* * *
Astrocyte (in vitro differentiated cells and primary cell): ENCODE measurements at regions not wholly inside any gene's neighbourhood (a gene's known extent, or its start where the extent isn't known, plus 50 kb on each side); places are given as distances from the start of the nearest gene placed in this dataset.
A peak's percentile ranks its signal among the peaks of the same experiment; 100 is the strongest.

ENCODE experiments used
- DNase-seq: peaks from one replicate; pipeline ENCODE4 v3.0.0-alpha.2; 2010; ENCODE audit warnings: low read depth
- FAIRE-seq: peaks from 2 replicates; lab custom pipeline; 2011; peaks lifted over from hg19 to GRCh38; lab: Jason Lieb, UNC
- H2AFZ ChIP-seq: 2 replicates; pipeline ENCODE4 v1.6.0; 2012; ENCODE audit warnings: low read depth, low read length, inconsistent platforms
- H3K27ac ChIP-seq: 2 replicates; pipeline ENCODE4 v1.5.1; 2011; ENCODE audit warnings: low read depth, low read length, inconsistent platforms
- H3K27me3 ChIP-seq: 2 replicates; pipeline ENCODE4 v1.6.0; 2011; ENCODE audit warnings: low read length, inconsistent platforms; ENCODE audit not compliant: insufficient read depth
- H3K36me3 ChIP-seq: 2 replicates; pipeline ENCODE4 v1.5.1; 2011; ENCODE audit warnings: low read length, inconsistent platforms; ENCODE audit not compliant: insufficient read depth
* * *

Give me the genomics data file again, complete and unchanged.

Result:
Astrocyte (in vitro differentiated cells and primary cell): ENCODE measurements at regions not wholly inside any gene's neighbourhood (a gene's known extent, or its start where the extent isn't known, plus 50 kb on each side); places are given as distances from the start of the nearest gene placed in this dataset.
A peak's percentile ranks its signal among the peaks of the same experiment; 100 is the strongest.

ENCODE experiments used
- DNase-seq: peaks from one replicate; pipeline ENCODE4 v3.0.0-alpha.2; 2010; ENCODE audit warnings: low read depth
- FAIRE-seq: peaks from 2 replicates; lab custom pipeline; 2011; peaks lifted over from hg19 to GRCh38; lab: Jason Lieb, UNC
- H2AFZ ChIP-seq: 2 replicates; pipeline ENCODE4 v1.6.0; 2012; ENCODE audit warnings: low read depth, low read length, inconsistent platforms
- H3K27ac ChIP-seq: 2 replicates; pipeline ENCODE4 v1.5.1; 2011; ENCODE audit warnings: low read depth, low read length, inconsistent platforms
- H3K27me3 ChIP-seq: 2 replicates; pipeline ENCODE4 v1.6.0; 2011; ENCODE audit warnings: low read length, inconsistent platforms; ENCODE audit not compliant: insufficient read depth
- H3K36me3 ChIP-seq: 2 replicates; pipeline ENCODE4 v1.5.1; 2011; ENCODE audit warnings: low read length, inconsistent platforms; ENCODE audit not compliant: insufficient read depth